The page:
December 4, 2020

Finances

Something that you may not think about as something they need to learn early in life is finances. Too often we learn about money too late in the game, with our first credit card or first work study job – to which all the money is then used paying for that credit card. Some people recommend combining house chores with allowances – rather than just giving them money as an “entitlement” while others recommend establishing savings “jars” for now spending, for a goal, and for charity. My girls are natural savers, though I know we should get better at the general budget part. They should also experience what an “investment” is, and what “entrepreneurship” is, even it’s just a lemonade stand.

Teach them to love and respect their body and to demand respect from others

This is a big one, and especially, unfortunately, for dads of girls. Just the other day a father shared on social media how his daughter was told – by an older woman, no less – that the boy who harassed her most likely “liked” her, and that’s how boys do it. My response? No. Nyet. Nein. Non. There are no excuses for anyone to touch or manhandle your child without permission.

By loving their own bodies, teach them to treat it well, that candy and junk food and soda, while they taste great – is not a staple of the diet, but a “sometimes” food. That’s a hard thing to teach, especially when there are so many birthday parties and bake sales and movie munchies to experience. Just remember that they learn by example. If you limit your intake and keep the fridge stocked with fruits and veggies – chances are they will too. Childhood obesity among Latinos is at an all-time high because bad food is usually cheap for working class families, and many Latino neighborhoods are nutrition deserts. Helping them understand that could help.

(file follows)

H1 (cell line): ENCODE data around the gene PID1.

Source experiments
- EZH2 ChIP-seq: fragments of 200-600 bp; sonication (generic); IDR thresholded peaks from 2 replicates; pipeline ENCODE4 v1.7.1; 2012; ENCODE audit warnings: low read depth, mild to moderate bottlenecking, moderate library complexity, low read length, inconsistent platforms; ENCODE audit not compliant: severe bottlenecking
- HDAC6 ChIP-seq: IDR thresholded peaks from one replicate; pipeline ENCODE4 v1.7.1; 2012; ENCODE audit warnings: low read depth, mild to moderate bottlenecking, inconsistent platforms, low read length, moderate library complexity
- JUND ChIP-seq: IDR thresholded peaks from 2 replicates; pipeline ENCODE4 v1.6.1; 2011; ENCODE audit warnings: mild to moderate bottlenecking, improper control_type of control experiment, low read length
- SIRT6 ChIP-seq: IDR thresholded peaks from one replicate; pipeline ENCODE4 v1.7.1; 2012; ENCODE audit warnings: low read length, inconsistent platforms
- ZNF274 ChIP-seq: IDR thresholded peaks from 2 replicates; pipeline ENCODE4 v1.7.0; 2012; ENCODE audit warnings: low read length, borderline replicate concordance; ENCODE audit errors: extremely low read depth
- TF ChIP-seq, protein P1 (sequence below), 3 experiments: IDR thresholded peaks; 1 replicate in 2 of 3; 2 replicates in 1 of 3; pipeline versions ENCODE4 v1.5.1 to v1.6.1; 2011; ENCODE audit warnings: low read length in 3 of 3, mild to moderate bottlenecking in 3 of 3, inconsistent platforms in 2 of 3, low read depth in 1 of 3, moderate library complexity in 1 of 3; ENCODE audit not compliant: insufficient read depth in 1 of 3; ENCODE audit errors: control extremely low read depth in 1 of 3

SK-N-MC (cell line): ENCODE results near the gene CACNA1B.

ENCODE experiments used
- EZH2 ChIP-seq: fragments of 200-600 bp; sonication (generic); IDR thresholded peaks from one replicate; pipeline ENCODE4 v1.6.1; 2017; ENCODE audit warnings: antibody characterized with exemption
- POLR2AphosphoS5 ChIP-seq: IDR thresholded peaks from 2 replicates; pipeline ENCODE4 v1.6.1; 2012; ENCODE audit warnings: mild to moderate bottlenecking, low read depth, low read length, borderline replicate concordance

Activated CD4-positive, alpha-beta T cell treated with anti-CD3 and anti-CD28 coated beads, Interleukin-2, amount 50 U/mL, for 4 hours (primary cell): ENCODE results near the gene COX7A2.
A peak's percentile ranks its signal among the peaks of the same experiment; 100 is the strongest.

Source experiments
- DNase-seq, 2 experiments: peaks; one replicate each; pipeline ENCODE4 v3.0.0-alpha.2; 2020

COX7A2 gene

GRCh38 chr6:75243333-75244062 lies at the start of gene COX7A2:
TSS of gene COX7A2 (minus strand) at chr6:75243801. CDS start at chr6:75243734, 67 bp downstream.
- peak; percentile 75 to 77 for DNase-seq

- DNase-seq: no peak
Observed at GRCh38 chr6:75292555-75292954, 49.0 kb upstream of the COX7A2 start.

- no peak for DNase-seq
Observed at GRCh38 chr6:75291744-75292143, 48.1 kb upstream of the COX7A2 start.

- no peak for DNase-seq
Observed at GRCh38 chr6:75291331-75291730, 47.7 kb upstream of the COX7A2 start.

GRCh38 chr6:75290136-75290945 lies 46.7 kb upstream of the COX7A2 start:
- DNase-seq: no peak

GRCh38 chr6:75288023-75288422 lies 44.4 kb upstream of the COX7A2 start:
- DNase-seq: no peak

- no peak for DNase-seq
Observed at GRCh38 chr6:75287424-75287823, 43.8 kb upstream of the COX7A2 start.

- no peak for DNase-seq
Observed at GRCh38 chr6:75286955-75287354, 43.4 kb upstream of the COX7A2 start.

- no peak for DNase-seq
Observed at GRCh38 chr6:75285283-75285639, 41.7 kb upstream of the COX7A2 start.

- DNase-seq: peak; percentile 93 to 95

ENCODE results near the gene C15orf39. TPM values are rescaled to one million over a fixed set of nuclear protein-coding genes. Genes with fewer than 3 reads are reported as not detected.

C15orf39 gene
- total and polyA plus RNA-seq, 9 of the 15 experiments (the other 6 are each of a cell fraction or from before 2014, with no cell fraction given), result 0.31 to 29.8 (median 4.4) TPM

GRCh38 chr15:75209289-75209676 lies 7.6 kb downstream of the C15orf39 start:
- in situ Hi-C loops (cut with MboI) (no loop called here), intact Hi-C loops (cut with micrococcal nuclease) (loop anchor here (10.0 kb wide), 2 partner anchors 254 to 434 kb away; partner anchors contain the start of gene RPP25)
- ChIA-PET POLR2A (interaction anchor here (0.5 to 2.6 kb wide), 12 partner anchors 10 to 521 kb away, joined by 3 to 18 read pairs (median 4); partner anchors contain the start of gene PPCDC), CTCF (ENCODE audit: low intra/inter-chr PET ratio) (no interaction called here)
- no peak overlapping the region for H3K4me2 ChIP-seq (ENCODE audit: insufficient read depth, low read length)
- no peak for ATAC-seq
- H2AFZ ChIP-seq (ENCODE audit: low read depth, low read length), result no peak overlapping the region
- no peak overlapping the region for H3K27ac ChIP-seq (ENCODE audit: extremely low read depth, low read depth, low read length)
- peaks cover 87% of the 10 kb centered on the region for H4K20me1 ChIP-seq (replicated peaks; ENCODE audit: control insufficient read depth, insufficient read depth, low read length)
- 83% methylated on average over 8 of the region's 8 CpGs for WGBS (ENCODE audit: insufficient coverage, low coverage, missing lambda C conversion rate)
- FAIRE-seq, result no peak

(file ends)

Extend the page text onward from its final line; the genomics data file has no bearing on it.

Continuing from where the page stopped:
Hygiene is important too especially when they enter the pre-teen days. Brush your teeth with them at night to check they are doing it right, and teach them your face-washing routine. Loving your body may also mean loving that curly, hard to brush hair, or those freckles, or those glasses. Let them know what you know – that they are beautiful creatures. And yes, if you have boys, they need to know that too.

Justice, equality and equity

To me, the tragedy of a bullying situation is not that there is a bully, but when no one witnessing the situation does anything. Justice is not simply relying on institutions to enforce fairness, but about taking it upon ourselves to do the right thing (for a great example, just peep the video below). Sometimes it means sticking up for the bullied kid, sometimes it means sticking up for yourself. Understandably equality can be a complicated topic – and there are nuances and levels that children often don’t get. In the early days, with my young ones, we started with the idea that all families are real families, all people deserve to be happy and deserve to be loved, and that no one should think themselves better or less than anyone else – that seniority and authority are different than value. Finally, for equity, we can all start by teaching our children that for some people it may take longer or more effort to accomplish the same things someone who is lucky enough to have money and other resources can. My eldest went to a performing arts camp normally reserved for inner city kids – it was an eye opener to know that for many kids this was their only exposure to dance, singing and theater classes. I remember speaking to her that even with the little resources these kids had – some of them still shined brightly and tried their hardest.

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About The Author

Miguel Guadalupe is a writer, father, husband and South Bronx-born New Jerseyite. Miguel also writes for The Huffington Post and has also had his work featured on thefatherlife.com, HLN.com and CNN.com. He is currently writing a novel, and manages several of Facebook groups in support for Latino fatherhood, including Papi: The Latino Dads Group.

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